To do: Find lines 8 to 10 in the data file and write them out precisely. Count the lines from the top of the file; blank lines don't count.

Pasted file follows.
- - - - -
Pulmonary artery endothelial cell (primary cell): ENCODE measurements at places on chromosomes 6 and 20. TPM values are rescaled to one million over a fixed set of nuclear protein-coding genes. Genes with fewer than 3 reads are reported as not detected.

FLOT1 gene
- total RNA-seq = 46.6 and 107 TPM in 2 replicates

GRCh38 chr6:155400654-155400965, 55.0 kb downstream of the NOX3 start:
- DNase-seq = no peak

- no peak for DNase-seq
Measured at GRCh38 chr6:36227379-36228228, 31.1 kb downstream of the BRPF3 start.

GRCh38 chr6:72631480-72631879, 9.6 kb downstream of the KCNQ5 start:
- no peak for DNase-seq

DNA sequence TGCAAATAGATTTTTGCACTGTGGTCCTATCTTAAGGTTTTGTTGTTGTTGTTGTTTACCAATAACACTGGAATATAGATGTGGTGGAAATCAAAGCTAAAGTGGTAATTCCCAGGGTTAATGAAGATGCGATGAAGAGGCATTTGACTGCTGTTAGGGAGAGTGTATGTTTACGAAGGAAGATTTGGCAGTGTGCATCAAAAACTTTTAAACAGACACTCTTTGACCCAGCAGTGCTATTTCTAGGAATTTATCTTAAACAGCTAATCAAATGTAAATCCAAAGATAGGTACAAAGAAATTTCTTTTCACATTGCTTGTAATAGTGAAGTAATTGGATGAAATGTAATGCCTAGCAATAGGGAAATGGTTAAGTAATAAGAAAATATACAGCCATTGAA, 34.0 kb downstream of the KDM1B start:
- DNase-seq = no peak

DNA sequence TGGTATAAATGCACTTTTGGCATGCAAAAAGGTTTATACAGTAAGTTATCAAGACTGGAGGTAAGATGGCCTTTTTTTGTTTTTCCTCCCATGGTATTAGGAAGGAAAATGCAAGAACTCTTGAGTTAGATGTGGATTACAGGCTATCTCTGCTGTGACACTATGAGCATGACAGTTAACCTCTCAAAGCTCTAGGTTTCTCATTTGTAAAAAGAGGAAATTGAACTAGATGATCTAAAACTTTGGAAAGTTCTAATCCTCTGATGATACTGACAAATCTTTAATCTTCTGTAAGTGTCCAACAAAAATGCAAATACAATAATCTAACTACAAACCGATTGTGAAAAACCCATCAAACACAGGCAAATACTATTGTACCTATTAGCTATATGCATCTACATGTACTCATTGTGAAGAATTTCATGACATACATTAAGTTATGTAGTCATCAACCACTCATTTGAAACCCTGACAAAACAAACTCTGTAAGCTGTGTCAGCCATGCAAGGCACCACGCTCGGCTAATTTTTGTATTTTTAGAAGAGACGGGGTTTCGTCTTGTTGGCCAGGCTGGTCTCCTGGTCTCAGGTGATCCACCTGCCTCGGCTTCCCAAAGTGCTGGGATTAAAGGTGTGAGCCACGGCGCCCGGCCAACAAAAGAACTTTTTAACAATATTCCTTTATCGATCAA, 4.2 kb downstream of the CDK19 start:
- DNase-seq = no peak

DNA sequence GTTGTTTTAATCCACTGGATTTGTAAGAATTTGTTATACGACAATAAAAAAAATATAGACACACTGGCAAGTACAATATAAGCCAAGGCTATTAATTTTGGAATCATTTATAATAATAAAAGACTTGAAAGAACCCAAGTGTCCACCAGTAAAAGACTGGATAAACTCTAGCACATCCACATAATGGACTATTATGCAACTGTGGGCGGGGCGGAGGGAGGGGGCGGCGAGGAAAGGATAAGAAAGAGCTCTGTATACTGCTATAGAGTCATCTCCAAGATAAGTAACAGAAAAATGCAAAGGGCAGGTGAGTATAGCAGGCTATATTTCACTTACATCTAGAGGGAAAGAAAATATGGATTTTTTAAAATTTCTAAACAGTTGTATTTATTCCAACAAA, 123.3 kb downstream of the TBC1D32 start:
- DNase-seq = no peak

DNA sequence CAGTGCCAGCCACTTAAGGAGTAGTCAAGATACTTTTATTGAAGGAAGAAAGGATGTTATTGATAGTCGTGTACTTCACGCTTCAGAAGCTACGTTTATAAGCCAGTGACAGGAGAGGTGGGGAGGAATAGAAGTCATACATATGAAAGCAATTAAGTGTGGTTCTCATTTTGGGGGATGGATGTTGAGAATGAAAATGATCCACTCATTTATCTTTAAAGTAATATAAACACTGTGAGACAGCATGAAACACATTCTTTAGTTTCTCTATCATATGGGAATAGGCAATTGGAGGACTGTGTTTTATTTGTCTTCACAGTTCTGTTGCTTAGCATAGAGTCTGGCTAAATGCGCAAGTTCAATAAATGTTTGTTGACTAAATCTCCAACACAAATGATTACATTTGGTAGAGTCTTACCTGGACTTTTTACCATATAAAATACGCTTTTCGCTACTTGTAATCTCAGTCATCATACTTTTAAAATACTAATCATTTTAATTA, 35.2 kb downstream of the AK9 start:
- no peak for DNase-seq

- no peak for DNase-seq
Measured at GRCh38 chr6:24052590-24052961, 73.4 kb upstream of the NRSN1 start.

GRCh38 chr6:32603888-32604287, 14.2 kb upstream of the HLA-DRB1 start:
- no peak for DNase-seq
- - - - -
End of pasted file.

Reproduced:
GRCh38 chr6:72631480-72631879, 9.6 kb downstream of the KCNQ5 start:
- no peak for DNase-seq

DNA sequence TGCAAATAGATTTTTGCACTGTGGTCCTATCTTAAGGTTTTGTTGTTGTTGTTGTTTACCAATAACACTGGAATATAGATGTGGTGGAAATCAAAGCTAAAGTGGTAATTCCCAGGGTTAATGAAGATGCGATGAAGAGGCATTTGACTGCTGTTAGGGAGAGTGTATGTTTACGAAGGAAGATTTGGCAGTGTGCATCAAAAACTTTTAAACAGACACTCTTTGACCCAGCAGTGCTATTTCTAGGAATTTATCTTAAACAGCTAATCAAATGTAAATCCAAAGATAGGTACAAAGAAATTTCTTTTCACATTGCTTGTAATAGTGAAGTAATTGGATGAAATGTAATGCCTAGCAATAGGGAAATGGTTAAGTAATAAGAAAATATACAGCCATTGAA, 34.0 kb downstream of the KDM1B start: